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Growth Street launches B2B investment offering




By Ryan Weeks on 21st September 2016


Growth Street rolls out lending proposition for businesses, to businesses.

 

The alternative overdraft platform Growth Street – until now a purely borrower-facing outfit – has opened up the marketplace to lenders. In an unusual twist, the lenders being targeted are businesses, rather than individual investors. Growth Street sees great opportunity in offering returns of up to 6.5 per cent AER to businesses in the present low rate environment.

 

The Bank of England recently cut interest rates to the historic low of 0.25 per cent. Growth Street is one of the many alternative finance platforms to have hailed this as an opportunity, with CEO James Sherwin-Smith saying that businesses “must look to the alternative finance sector, not only as a way to borrow on better terms, but also to earn a superior return on their excess cash".

 

The platform sees something of a “perfect storm” forming around SME finance in general, with banks also pulling back from vast numbers of overdraft facilities. "In this post Brexit environment, it is essential that businesses have access to competitive financial solutions that support their endeavours,” said Sherwin-Smith. “We are therefore delighted to open our marketplace to serve the needs of businesses looking for a better deal on their excess cash, and further support the growing number of firms looking for finance on better terms than the incumbents can provide."

 

Sherwin-Smith tells us that he absolutely does not advocate marketplace lending investments as a direct alternative to bank savings accounts. But he does believe that it’s important for businesses to consider all of their options, and to take a “diversified view” about where they hold their surplus cash – especially with the threat of negative interest rates looming.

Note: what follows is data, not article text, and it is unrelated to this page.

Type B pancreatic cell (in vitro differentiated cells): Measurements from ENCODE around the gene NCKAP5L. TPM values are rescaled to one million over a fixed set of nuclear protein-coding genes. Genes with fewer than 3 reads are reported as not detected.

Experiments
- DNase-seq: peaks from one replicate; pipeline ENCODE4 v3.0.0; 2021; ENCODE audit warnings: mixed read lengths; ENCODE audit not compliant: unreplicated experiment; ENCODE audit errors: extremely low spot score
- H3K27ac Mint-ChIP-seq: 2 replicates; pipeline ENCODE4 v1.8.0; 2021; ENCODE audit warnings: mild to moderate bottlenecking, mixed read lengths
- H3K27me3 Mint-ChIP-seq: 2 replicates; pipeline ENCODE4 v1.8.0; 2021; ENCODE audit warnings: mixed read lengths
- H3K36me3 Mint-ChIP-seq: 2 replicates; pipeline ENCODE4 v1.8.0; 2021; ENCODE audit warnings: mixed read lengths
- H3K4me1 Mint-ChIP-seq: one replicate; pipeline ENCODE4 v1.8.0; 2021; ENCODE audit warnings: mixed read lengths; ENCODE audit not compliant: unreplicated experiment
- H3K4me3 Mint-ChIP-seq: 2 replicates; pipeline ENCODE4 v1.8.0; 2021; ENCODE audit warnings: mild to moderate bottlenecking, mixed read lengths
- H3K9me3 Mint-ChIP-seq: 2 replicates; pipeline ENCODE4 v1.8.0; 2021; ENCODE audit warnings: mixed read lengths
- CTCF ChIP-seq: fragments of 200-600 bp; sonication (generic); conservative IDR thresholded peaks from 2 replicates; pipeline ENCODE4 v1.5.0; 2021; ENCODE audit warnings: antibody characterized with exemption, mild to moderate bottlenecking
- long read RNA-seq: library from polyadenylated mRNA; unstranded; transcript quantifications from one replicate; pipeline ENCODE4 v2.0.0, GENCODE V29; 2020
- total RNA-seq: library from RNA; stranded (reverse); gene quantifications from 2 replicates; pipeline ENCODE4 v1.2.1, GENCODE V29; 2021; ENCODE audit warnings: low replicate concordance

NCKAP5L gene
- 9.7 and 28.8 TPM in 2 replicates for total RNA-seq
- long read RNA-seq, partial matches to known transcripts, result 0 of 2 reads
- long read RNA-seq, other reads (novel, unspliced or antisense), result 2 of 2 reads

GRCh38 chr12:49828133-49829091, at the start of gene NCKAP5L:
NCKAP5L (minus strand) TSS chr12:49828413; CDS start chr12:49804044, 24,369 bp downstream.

As an overdraft provider, the Growth Street platform offers a short-term investment proposition to lenders. Lenders set their own investment criteria and are matched with borrower demand for terms of 30 days, after which time they may choose to continue lending on the same terms, or to establish new terms. Neither the borrower nor the lender sees who they are transacting with.

 

The short-term nature of Growth Street's regularly revolving credit facilities allows the platform to play an active role in managing risk. Borrowers continually provide information to the platform in order to ensure that pricing stays consistent. Should Growth Street deem it necessary, the terms of a facility can be altered.

 

The platform’s new investment proposition will be covered by a protection fund, which currently equates to 9 per cent of all outstanding loans on the platform. Sherwin-Smith expects to maintain the provision fund at roughly 2x expected losses. The company’s expected loss rate currently stands at about 3 per cent, although no losses have been sustained so far.

 

Growth Street is running a promo offer of £100 for new investors, if they tie up money for a year.

 

Growth Street may have become the UK’s only pure business-to-business marketplace lender, but that doesn’t mean there’s no room for individual investors down the line. “It makes sense to focus on business pain points first and foremost,” said Sherwin-Smith. “But I anticipate maybe opening it up to individual investment in the future.” Such a move would require new regulatory permissions. Growth Street’s activities currently fall outside of what the FCA can regulate, but Sherwin-Smith and his team are actively working to change that.  

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